Sunday, October 2, 2022

County recognizes Volunteer Appreciation Week

On April 20th, 2010, the Denton County Commissioners Court passed a resolution naming April 18th-24th as Volunteer Appreciation Week.  Denton County relies on volunteers for a multitude of services.  These services benefit taxpayers by saving the county thousands of dollars. Below is a listing of a few of the many departments that rely on volunteers.

• The Sherriff’s Office Operation Support Unit (OSU) volunteered 6,817 hours in 2009 – a minimal savings of $210,000 in personnel costs to the county.  Beyond personnel savings, OSU Deputies helped to generate over $19,000 in warrant service fees. OSU Deputies made 622 field attempts to serve Denton County warrants. The significance of attempts is in demonstrating due diligence by the Sheriff’s Office in clearing Denton County warrants. Of these attempts, 368 warrants were cleared by arrest: 253 felony and 115 misdemeanor warrants where OSU Deputies signed the warrants; 17 felony and 5 misdemeanor warrants where OSU Deputies were essential to the arrest, but other deputies signed the warrants; and 19 felony and 17 misdemeanor warrants cleared where OSU Deputies’ direct effort induced the subject to surrender or effected the arrest by another agency through skip-tracing and apprehension requests.  These Deputies have to meet the same licensing, certification, and training that any Texas Peace Officer does with the exception they are unpaid volunteers.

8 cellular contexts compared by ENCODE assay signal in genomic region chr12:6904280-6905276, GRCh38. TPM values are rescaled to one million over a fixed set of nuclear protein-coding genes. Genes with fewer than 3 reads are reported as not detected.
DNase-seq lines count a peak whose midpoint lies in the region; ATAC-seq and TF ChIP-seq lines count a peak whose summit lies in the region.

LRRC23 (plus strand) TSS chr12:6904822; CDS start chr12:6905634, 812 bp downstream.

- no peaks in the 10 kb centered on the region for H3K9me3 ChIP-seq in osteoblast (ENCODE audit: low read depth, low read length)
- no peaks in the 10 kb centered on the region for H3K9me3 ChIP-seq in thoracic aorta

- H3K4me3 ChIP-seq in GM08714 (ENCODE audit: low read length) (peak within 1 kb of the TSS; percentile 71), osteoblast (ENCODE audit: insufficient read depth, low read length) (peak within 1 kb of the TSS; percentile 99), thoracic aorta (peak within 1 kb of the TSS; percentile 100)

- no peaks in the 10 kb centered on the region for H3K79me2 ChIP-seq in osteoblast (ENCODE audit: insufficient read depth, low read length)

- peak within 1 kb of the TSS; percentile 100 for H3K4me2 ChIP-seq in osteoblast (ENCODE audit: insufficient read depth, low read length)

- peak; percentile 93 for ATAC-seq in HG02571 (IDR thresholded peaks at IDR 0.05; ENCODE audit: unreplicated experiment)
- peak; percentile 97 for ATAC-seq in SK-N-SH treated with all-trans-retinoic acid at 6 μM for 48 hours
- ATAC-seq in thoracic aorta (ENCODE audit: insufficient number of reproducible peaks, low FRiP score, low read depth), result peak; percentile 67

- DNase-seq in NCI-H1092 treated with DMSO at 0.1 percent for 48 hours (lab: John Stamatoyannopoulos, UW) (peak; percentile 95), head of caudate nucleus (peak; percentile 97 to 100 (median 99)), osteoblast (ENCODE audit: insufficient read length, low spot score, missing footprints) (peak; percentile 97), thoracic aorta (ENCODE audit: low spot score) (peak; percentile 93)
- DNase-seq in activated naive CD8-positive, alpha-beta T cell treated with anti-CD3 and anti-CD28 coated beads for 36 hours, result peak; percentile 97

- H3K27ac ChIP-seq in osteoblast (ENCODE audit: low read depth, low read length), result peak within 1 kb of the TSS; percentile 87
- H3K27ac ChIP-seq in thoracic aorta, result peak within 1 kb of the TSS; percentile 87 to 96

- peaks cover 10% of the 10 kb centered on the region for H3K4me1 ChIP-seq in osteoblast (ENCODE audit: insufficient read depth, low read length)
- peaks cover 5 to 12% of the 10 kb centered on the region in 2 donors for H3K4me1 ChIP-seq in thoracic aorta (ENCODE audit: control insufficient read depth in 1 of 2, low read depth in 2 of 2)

• CASA (Court-Appointed Special Advocates) volunteers provide an essential service to our justice system and to the community.  In cases that involve child abuse or neglect, CASA volunteers are often appointed to advocate for the best interests of the children involved.  These volunteers go to the homes and visit with the children to get to know the young people. They selflessly attend the court hearings, the staff meetings, and many other time-consuming meetings to make sure that these children have a voice.

• Volunteers are involved with planning, implementing and evaluating Denton County AgriLife Extension educational outreach efforts. Volunteers are the grass-roots of extension programming and serve an invaluable service to the extension and the community. Last year 1,197 Denton County AgriLife volunteers contributed 28,081 hours of service and combined efforts to improve the quality of life for their fellow citizens. Based on the current value of time these hours translate into $568,640 of service to the community.

• AgriLife Extension has volunteer groups who extend the mission of the department to educate the public in horticulture and environmental stewardship. There are 81 Master Naturalist volunteers who in 2009 contributed over 16,000 hours of service reaching over 14,000 people (most of those were children).   There are 146 Master Gardeners who contributed 10,275 hours of volunteer service and reached 9,000 people in 2009. The Denton County Master Gardeners educate the public on issues concerning landscapes and gardens, specifically working to reduce the amount pesticides and fertilizers entering our watershed and conserving the amount of water used in landscapes. Their projects include a teacher training in-service, a help desk, speakers’ bureau, Spring Garden Tour, Fall Infofest, the library lecture series and participation in informational booths at fairs and events.